HIST 439: The Ottoman Empire
Maria Todorova
TR 11:00 – 12:20 pm, 307 Gregory Hall

This course introduces the history of one of the great imperial formations of the early modern and modern period, which had long-standing repercussions on the development of Europe, the Near East, and North Africa.  It covers the whole span of Ottoman history, and will pay special attention to some of the following problems: the political rise of the Ottoman state since the thirteenth century and how it became an empire, its social and administrative structure, the classical Ottoman economic system, Ottoman impact on the societies, politics, economies and cultures of Byzantium and the medieval Balkan states, the spread of Islam in Europe, the transformations of the Ottoman polity and society, aspects of what has been conventionally named as Ottoman decline, the Eastern question in international relations, the modernizing reforms of the nineteenth century, and the spread of nationalism as a prelude to the final demise of the supranational empire in the twentieth century.

HIST 467: Eastern Europe
K. Hitchins
TR 9:30 – 10:50 am, 327 Gregory Hall

The political, economic, and cultural history of Poland, Czechoslovakia, Hungary, Rumania, Yugoslavia, Bulgaria, Greece, and Albania; particular emphasis upon the post-World War II era.

HIST 560: Problems in Imperial Russian History
John Randolph
F 1:00 – 2:50 pm, location TBD

By 1649, the Romanov dynasty claimed most of the territory of today’s Russian Federation. Yet the place that would be occupied by Russia in modern politics, culture, and society had yet to be determined, not least because the modern world was itself rapidly evolving. Tracing this history forward over two hundred years, this reading course will examine major problems in Imperial Russian cultural history, 1650-1850. Drawing on theories of empire, communication, and performance, we will analyze historical scholarship as well as classical Russian literature and art to understand how the space claimed by Russian empire became the place called modern Russia. Coursework will include seminar presentations, short reaction papers, and a longer research project, based on either secondary or primary sources.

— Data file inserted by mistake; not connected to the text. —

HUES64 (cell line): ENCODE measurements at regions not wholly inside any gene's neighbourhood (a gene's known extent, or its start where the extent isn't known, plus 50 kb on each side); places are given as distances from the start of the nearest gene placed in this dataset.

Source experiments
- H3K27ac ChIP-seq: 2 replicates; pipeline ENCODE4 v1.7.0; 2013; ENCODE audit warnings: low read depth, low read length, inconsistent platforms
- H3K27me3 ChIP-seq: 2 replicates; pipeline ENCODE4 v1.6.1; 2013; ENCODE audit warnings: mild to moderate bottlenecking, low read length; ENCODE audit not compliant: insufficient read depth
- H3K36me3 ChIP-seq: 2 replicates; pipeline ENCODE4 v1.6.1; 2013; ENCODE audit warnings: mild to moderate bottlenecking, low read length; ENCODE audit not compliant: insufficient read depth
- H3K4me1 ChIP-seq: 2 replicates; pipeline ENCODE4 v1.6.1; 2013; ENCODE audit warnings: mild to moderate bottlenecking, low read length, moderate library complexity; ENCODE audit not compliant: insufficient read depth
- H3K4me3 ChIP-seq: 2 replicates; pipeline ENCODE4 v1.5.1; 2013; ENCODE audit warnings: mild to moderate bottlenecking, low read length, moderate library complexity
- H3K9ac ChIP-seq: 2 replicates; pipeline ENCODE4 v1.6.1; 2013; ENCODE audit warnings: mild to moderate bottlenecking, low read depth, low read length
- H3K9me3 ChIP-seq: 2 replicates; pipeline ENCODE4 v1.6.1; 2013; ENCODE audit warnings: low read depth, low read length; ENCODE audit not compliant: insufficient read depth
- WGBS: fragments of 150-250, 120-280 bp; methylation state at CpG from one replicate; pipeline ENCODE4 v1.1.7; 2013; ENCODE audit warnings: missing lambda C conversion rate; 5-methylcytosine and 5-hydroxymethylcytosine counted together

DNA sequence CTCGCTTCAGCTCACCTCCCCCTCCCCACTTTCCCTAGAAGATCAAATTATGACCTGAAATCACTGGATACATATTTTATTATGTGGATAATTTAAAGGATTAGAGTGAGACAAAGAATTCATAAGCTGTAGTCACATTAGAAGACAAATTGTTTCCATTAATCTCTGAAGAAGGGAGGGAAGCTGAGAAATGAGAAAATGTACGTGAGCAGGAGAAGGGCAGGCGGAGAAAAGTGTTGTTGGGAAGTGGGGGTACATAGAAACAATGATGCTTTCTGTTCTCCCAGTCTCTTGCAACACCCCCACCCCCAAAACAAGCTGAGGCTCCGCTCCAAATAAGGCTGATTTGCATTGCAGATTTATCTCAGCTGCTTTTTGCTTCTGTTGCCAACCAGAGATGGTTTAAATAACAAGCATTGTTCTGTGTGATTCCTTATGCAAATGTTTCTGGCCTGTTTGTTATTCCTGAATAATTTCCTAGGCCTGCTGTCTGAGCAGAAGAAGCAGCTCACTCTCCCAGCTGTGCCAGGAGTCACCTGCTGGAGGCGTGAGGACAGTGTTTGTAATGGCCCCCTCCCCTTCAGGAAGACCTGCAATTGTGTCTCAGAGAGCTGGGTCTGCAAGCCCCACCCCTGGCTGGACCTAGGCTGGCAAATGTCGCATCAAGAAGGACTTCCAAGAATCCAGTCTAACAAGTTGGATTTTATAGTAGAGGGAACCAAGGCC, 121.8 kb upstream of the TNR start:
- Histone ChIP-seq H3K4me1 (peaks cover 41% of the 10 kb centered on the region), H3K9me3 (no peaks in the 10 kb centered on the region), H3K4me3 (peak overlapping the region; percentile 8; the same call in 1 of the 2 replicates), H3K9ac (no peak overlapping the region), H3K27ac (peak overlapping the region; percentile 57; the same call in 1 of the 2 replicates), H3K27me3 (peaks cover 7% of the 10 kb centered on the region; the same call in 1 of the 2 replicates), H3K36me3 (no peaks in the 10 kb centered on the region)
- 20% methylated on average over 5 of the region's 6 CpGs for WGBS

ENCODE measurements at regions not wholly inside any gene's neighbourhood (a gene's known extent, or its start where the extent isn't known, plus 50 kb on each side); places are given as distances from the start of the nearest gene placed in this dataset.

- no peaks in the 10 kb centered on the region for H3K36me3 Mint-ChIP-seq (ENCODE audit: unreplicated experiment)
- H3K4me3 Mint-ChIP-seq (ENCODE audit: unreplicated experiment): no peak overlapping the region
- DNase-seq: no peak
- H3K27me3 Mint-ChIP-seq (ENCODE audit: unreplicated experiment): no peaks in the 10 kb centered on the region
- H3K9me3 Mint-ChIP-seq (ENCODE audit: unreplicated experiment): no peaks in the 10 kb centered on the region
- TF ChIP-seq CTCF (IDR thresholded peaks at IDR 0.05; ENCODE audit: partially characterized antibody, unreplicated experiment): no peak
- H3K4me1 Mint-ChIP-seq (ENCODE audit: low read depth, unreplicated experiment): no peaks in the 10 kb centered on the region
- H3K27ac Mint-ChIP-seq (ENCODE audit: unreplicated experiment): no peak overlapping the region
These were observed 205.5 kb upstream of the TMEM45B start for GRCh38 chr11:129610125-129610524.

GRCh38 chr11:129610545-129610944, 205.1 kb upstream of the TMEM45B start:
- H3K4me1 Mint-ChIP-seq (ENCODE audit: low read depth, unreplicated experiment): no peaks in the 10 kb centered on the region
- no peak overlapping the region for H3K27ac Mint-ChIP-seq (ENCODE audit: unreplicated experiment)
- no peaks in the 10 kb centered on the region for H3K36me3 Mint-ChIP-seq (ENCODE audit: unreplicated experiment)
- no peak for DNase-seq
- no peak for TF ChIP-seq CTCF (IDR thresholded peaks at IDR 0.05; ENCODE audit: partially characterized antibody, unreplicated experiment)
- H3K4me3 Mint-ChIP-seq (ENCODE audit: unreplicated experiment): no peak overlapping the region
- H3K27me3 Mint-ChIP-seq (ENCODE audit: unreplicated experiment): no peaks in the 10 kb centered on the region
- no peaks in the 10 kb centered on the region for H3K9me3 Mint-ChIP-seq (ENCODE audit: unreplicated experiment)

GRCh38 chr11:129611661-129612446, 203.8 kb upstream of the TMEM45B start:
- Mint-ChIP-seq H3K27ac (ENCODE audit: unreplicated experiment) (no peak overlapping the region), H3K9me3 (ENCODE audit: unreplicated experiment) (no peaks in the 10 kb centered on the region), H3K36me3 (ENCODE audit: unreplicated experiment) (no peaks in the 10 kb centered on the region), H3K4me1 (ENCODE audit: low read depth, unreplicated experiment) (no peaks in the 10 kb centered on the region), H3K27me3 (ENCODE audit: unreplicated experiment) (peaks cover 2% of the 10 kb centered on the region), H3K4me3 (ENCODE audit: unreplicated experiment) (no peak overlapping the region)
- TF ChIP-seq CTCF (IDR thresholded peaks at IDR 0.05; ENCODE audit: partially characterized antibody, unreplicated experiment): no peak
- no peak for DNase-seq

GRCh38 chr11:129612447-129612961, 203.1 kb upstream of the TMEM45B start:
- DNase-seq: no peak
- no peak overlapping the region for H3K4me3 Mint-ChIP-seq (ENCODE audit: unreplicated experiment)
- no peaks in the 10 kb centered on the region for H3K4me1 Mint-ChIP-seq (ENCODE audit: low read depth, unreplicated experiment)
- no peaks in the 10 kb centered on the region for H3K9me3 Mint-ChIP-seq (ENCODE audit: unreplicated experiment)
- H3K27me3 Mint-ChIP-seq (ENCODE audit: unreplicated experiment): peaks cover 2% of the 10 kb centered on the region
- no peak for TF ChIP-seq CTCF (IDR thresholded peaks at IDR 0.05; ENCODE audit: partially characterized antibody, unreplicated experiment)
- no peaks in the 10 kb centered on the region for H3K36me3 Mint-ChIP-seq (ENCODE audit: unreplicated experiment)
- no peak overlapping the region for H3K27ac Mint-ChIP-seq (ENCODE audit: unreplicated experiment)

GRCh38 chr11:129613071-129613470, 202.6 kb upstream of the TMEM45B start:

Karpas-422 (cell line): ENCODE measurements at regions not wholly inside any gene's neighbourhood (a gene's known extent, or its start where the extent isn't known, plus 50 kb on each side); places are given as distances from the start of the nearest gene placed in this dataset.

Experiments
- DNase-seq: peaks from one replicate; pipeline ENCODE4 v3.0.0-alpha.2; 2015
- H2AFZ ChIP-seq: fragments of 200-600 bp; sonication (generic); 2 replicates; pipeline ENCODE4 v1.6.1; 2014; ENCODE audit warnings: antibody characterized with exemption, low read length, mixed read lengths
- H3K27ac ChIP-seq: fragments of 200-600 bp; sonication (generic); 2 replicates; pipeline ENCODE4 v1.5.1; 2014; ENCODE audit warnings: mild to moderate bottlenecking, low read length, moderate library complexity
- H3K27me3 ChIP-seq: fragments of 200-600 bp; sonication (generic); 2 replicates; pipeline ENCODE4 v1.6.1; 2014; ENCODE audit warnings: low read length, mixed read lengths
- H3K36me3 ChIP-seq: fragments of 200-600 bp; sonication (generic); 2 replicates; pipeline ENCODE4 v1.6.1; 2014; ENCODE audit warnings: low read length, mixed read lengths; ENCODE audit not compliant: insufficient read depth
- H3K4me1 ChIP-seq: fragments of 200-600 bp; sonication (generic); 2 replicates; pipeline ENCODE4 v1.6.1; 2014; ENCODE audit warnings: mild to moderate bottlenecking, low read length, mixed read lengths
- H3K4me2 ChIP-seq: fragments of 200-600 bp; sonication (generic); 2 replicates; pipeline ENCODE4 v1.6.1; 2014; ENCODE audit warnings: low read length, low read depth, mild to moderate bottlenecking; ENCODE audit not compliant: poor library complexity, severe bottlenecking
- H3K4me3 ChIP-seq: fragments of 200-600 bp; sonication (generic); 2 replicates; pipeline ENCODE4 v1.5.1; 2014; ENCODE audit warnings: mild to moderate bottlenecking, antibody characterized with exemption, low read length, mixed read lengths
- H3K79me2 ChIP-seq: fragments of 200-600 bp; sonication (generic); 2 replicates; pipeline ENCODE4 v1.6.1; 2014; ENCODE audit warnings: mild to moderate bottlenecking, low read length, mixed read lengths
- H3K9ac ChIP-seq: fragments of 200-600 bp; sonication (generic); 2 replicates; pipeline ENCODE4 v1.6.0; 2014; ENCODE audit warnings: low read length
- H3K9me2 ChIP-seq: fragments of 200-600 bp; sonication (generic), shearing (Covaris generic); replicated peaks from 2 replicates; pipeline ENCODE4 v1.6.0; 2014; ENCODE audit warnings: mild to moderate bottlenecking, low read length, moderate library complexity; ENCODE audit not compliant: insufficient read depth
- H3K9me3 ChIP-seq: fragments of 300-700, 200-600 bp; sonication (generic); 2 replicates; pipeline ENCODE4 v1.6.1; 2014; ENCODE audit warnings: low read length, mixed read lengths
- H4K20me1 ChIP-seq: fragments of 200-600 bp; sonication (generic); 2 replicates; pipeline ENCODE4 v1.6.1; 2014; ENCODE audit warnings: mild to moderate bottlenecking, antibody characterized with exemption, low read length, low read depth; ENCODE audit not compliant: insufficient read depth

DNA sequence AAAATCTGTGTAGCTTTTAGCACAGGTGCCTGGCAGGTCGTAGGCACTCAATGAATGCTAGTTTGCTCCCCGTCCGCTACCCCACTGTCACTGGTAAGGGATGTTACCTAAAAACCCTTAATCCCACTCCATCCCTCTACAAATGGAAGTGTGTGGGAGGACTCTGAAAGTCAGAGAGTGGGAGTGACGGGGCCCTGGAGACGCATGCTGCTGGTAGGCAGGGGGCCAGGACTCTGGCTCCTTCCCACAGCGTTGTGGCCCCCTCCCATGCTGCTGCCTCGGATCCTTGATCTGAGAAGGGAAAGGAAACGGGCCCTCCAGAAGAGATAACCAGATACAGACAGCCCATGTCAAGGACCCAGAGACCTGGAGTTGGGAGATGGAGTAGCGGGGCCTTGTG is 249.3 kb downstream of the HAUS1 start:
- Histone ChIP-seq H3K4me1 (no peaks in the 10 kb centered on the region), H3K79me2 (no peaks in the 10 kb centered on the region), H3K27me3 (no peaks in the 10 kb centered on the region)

MUS 252: Ethnomusicology Performance Ensembles: Balkanalia
Donna Buchanan
T 6:30 – 9:50 pm, 25 Smith Memorial Hall

Balkan performance ensemble.

POL 245/CWL 245: Survey of Polish Literature
G. Gasyna
MW 11:00 am – 12:20 pm, 219 David Kinley Hall

Critical survey, in translation, of Polish literature from the Middle Ages to the end of the nineteenth century; special attention given to the works in their cultural context.

PS 300: The Comparative Politics of EU Enlargement    
Carol Leff
Time TBD, location TBD
Description TBD

PS 398: Strategic International Relations
Instructor TBA
TR 3:30 – 4:50 pm, 120 Architecture Building

Examination of basic concepts and tools for analyzing foreign policy and understanding international politics and economy. Simple game-theoretic models will be used to explore the logic and the mechanisms behind key policy issues in international economy, cooperation, security, and institutions.

REES 200: Introduction to Russia and Eurasia
Instructor TBA
TR 9:30 – 10:50 am, G46 Foreign Languages Building